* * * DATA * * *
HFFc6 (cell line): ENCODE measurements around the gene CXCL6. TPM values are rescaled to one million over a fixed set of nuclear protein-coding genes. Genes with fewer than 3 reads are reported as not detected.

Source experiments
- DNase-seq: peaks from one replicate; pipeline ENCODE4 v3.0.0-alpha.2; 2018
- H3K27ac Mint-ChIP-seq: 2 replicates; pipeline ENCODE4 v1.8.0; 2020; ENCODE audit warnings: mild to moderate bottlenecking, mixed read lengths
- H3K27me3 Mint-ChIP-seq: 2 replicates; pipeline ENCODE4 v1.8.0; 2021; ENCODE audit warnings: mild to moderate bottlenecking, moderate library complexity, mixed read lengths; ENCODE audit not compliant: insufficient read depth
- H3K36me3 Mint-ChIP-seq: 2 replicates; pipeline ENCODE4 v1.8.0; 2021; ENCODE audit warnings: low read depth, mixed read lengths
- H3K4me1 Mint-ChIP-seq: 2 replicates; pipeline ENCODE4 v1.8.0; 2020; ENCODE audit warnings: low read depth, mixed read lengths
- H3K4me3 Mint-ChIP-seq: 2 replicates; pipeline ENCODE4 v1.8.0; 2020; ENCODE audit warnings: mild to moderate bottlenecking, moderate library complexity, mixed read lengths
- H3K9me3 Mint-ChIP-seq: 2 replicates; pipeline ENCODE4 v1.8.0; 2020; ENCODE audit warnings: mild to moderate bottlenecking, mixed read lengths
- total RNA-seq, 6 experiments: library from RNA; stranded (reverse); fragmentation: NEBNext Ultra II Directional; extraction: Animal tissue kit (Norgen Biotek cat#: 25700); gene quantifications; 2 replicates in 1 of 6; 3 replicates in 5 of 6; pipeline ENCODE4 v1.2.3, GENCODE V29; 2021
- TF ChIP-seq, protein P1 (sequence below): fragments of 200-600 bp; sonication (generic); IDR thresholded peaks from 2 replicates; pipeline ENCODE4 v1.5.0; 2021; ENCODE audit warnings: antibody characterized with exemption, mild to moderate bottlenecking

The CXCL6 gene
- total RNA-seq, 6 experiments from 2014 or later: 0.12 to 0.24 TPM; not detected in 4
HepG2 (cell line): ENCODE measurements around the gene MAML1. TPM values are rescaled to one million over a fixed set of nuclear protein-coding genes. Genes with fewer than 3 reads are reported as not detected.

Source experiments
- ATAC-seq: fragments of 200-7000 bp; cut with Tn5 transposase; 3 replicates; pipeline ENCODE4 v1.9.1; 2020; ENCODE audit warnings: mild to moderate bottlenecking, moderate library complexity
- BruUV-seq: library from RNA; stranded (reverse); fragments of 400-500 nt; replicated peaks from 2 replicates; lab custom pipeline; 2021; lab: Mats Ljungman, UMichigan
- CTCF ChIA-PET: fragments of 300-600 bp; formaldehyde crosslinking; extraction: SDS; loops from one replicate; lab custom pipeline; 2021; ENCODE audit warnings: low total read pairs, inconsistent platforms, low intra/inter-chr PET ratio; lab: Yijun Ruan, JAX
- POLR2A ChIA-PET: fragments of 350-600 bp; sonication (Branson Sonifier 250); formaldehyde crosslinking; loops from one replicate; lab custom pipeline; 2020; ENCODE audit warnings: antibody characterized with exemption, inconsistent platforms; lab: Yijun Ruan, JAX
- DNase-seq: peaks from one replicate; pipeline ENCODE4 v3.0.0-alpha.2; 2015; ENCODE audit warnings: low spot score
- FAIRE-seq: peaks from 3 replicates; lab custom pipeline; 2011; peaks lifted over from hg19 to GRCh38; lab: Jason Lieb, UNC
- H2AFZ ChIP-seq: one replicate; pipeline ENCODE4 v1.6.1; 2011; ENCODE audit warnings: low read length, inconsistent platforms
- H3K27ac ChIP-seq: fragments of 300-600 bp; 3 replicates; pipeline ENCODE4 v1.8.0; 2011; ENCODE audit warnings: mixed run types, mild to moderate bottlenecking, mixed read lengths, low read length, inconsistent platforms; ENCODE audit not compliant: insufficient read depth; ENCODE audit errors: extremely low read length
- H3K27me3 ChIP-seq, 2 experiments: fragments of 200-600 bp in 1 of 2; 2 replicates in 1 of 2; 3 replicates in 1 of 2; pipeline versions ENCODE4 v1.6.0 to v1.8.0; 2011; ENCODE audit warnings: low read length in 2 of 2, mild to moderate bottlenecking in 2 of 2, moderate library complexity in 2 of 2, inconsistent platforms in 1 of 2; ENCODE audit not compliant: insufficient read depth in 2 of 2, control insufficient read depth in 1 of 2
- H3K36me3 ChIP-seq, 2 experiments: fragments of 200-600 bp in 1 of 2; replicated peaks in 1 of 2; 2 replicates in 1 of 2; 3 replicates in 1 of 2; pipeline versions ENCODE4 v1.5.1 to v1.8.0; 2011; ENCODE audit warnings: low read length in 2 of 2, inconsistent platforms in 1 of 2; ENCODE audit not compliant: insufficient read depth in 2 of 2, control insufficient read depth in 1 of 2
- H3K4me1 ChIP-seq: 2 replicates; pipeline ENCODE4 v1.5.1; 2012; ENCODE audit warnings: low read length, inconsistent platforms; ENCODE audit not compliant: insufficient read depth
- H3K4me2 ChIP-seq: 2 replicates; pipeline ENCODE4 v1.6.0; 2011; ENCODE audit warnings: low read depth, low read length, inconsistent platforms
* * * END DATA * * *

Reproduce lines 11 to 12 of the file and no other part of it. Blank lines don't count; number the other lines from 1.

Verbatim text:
- TF ChIP-seq, protein P1 (sequence below): fragments of 200-600 bp; sonication (generic); IDR thresholded peaks from 2 replicates; pipeline ENCODE4 v1.5.0; 2021; ENCODE audit warnings: antibody characterized with exemption, mild to moderate bottlenecking

The CXCL6 gene